Despite surviving a close shave in Montreal, Paul Maurice is going back to his old Razor.
The head coach of the Maple Leafs nipped any potential goaltending controversy in the bud yesterday when he announced that Andrew Raycroft would start against the Atlanta Thrashers at home tonight.
That decision was with all due respect to Jean-Sebastien Aubin's work in a badly needed 5-4 shootout win over the Canadiens on Saturday night that broke the Leafs' three-game losing streak.
As soon as Aubin made the game-winning save on Habs' Alexander Perezhogin, TV cameras zeroed in on Raycroft, perhaps looking for a facial expression that would betray concern about his starting job.
But Raycroft appeared just as elated as the rest of the Leafs' bench, perhaps because he already had been told he would be back on the horse tonight.
"This isn't a situation where you've been no good and we're looking to get rid of you ... those were the words from his (Maurice's) mouth," Raycroft said yesterday. "It was more a case of me playing a lot (10 of the first 11 games and five in nine days). With the game in Montreal (solid Aubin country), it made sense to make a switch."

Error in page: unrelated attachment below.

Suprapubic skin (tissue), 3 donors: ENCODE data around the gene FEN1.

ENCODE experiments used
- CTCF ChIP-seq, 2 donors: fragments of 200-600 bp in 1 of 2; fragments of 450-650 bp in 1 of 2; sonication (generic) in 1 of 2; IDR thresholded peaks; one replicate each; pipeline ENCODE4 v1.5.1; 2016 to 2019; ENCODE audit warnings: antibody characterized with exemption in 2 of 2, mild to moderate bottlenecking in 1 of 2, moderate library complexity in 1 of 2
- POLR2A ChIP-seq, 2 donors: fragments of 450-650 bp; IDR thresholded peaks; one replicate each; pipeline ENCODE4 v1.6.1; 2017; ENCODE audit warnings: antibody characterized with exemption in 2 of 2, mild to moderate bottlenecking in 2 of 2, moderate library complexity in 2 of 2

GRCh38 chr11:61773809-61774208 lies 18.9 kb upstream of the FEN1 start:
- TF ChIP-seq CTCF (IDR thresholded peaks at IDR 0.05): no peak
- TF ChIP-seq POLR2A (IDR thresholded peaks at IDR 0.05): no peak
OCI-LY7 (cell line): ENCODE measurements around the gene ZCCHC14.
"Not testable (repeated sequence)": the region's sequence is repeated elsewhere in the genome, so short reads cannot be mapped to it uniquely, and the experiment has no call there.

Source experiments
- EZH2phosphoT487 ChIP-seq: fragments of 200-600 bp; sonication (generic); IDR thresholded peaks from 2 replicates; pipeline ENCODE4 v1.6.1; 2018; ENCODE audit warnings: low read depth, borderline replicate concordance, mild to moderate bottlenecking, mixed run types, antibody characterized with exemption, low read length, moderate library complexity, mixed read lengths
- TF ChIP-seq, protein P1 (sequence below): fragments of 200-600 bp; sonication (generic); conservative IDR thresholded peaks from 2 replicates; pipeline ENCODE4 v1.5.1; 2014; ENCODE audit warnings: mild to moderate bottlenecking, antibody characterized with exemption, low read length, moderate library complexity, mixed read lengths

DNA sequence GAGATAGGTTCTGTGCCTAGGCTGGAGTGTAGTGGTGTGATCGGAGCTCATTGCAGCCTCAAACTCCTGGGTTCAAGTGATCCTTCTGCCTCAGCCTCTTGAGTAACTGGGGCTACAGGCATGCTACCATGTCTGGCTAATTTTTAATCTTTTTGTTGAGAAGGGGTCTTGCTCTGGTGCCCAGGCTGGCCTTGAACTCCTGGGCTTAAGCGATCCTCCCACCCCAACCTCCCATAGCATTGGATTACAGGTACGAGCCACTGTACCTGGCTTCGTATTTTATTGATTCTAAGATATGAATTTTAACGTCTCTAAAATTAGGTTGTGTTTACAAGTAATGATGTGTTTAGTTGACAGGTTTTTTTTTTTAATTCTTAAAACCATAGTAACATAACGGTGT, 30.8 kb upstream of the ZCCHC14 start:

Raycroft had been in the line of fire when Toronto's defensive game suffered a huge letdown in two spankings at the hands of the Ottawa Senators last week. It wasn't his shining moment in a young season when he has yet to put his stamp on the No.1 role, but the whole team admittedly was out of whack.
Maurice gave himself a tiny window to change his mind tonight due to any unforseen circumstances, but strongly hinted at splitting up the back-to-back games in Tampa Bay and Florida later this week between his two netminders.
Aubin was being diplomatic about taking a seat again tonight, still on a high from stopping six of seven shots in the shootout.
"My job is to be ready any time that I'm needed," said Aubin, who lost a shootout to the New Jersey Devils in his only other start this year.
"I've had a few bad breaks in my first two games (a Habs goal off of the backboard when everything was going the Leafs' way was particularly dismaying for him), but I'd rather have those happen to me early in the year than at the end when games really count."
But if part of Saturday's decision by Maurice was to allow Raycroft to relax, it wasn't successful. Raycroft wound up getting a bad case of butterflies watching the third period, overtime and the shootout.
"I was sitting there watching us up 4-2 in the third period with six minutes to go and suddenly it's: 'Here we go again'," Raycroft said.
"But we were able to get it done."
Aubin said the extra breakaway work he gets at the end of those practices when Raycroft leaves early might have paid off on Saturday.
"You learn to work on your weaknesses," Aubin said with a laugh." I noticed I was standing too deep in my net, not coming out (to challenge shooters)."